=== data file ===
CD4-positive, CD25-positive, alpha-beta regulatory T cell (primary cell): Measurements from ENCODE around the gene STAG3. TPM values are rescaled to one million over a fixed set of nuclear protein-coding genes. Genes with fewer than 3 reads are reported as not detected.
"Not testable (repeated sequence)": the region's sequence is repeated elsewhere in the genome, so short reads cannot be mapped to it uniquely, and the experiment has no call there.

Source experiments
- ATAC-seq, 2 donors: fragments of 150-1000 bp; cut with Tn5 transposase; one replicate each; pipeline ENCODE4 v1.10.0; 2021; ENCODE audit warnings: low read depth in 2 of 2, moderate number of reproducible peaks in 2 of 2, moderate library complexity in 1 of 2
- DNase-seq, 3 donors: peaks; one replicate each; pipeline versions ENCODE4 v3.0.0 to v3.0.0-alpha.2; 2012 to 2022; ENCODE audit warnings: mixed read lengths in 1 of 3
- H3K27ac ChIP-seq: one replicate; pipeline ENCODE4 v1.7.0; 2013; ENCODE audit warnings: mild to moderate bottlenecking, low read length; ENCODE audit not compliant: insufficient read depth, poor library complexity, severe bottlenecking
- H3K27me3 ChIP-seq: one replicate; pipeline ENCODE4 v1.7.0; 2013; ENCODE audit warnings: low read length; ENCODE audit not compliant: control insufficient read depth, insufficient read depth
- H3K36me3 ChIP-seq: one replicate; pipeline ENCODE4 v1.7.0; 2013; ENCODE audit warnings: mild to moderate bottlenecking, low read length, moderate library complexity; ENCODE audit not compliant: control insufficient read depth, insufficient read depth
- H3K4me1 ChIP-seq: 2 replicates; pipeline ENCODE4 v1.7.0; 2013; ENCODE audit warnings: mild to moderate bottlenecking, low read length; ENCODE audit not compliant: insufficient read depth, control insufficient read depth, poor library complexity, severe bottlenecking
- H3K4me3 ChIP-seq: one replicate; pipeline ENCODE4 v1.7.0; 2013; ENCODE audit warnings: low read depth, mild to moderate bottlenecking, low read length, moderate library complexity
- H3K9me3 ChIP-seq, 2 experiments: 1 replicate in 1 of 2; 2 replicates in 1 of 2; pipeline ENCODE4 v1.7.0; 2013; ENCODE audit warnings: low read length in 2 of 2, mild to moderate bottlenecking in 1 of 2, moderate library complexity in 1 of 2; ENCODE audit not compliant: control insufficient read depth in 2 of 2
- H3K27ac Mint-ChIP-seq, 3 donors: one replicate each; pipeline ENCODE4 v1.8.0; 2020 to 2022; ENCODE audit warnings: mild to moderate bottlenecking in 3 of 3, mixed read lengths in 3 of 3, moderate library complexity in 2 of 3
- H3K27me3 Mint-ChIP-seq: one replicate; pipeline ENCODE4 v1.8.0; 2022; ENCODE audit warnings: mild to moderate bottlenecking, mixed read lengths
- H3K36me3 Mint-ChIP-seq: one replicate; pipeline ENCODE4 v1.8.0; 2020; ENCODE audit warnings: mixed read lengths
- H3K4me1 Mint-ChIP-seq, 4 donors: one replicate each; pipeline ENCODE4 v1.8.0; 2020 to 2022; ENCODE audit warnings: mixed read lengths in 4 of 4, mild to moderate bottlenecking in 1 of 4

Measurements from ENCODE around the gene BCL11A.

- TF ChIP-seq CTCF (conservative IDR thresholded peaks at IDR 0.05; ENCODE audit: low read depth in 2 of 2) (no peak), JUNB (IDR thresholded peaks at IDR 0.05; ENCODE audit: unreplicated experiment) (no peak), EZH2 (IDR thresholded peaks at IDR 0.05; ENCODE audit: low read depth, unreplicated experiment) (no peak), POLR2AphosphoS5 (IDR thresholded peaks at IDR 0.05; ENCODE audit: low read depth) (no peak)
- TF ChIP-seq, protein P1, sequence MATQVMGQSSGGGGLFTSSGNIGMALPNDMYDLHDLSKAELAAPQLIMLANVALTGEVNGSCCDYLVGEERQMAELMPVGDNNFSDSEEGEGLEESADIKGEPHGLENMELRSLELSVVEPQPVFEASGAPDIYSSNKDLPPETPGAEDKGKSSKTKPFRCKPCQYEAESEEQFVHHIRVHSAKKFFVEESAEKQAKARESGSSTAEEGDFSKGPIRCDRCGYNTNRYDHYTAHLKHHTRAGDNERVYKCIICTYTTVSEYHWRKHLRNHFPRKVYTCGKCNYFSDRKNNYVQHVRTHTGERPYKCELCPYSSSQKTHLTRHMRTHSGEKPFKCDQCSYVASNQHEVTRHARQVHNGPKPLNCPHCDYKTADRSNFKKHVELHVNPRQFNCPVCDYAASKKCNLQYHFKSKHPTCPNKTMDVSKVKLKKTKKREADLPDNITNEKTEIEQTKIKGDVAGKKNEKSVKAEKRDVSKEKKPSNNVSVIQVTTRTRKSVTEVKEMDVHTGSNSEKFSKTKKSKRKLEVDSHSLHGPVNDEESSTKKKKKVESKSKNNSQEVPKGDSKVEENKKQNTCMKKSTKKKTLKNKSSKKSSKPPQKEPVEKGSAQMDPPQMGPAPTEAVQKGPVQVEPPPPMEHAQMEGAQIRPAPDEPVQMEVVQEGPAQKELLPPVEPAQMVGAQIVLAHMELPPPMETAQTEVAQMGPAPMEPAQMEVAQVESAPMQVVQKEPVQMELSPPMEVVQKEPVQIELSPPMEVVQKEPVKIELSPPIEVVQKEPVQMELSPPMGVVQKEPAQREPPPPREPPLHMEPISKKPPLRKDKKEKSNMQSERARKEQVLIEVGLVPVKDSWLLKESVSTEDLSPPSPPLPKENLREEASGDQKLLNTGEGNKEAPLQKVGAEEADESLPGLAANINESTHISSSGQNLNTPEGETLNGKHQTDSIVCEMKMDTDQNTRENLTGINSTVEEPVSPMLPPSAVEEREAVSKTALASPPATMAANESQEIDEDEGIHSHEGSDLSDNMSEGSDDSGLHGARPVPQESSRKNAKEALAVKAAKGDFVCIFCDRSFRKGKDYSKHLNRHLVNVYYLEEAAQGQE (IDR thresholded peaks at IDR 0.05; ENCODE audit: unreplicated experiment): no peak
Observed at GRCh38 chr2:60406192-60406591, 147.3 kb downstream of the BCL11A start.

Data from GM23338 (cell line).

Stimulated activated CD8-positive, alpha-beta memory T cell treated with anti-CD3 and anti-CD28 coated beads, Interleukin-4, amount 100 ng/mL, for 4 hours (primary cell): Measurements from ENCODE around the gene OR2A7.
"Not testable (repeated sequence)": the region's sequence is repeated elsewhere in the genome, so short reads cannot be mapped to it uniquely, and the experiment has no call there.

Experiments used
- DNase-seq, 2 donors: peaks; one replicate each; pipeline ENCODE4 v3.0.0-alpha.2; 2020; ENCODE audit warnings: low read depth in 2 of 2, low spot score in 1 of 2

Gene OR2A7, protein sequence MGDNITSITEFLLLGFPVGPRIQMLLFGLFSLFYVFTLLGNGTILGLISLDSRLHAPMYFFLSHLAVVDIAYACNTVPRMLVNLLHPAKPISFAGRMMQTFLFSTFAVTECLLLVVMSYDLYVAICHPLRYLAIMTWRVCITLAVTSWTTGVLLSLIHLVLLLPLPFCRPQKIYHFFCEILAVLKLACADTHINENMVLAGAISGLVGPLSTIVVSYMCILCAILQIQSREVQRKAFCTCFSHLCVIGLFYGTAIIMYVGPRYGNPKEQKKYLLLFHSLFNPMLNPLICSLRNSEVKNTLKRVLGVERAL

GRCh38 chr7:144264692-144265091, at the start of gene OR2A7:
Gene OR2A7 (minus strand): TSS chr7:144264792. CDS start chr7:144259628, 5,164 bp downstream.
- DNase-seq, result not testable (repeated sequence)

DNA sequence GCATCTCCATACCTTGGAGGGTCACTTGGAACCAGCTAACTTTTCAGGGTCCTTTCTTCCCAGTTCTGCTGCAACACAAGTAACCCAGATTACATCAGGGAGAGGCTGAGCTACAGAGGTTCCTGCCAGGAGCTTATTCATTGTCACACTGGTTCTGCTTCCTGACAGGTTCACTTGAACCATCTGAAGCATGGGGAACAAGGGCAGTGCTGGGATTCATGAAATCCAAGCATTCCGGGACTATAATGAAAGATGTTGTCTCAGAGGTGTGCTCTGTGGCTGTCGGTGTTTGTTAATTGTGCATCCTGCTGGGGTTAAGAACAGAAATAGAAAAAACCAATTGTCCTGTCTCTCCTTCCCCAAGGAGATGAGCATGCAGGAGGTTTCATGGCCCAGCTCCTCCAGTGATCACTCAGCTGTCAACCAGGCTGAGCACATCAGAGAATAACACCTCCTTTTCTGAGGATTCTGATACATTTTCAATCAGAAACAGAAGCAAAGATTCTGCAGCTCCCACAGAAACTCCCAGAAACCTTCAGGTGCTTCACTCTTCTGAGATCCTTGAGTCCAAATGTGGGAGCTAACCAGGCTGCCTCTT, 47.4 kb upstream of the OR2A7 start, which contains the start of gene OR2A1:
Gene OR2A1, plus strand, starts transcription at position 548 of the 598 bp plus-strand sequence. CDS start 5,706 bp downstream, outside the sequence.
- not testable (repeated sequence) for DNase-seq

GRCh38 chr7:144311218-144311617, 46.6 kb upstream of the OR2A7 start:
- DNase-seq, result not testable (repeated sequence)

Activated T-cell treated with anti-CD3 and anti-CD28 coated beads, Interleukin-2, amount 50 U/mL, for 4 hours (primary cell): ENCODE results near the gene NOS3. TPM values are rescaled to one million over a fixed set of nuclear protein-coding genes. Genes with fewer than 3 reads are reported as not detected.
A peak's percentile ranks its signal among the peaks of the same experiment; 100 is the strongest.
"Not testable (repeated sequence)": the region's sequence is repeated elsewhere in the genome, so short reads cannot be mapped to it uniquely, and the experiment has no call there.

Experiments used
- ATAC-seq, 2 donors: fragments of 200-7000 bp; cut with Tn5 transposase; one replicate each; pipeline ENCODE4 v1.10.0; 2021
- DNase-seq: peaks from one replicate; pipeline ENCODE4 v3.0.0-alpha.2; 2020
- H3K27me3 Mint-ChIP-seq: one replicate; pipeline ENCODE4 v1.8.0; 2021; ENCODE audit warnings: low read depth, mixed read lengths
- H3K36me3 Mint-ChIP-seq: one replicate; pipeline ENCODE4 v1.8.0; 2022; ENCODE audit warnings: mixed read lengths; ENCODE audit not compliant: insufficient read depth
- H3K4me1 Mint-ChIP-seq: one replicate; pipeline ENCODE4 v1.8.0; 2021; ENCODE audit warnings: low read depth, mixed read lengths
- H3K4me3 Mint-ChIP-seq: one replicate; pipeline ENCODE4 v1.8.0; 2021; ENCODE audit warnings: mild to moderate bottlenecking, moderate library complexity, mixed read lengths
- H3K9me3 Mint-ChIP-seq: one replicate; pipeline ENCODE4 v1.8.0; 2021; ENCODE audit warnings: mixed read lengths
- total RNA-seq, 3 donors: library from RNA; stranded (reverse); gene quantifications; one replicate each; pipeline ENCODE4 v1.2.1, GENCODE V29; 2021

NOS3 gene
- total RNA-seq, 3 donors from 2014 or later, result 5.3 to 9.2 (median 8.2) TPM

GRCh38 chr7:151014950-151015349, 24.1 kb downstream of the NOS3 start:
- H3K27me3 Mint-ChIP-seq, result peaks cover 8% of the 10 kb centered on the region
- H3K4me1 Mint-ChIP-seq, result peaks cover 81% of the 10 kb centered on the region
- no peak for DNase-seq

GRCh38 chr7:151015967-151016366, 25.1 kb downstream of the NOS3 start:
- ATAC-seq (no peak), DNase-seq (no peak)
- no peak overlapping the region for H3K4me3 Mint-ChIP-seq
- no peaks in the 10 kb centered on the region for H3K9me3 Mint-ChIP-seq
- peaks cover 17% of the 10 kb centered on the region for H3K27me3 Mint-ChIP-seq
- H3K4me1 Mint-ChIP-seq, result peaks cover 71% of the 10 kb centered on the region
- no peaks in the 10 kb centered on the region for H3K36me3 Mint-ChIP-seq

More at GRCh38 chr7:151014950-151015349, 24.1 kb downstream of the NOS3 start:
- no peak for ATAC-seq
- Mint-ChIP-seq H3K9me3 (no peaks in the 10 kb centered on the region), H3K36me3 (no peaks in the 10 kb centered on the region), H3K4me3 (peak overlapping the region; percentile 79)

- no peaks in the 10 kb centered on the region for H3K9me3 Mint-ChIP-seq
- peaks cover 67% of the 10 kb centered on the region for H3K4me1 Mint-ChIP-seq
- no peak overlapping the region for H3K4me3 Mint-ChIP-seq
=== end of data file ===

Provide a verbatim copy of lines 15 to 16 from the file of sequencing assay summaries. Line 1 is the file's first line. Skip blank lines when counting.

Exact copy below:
- H3K4me1 Mint-ChIP-seq, 4 donors: one replicate each; pipeline ENCODE4 v1.8.0; 2020 to 2022; ENCODE audit warnings: mixed read lengths in 4 of 4, mild to moderate bottlenecking in 1 of 4

Measurements from ENCODE around the gene BCL11A.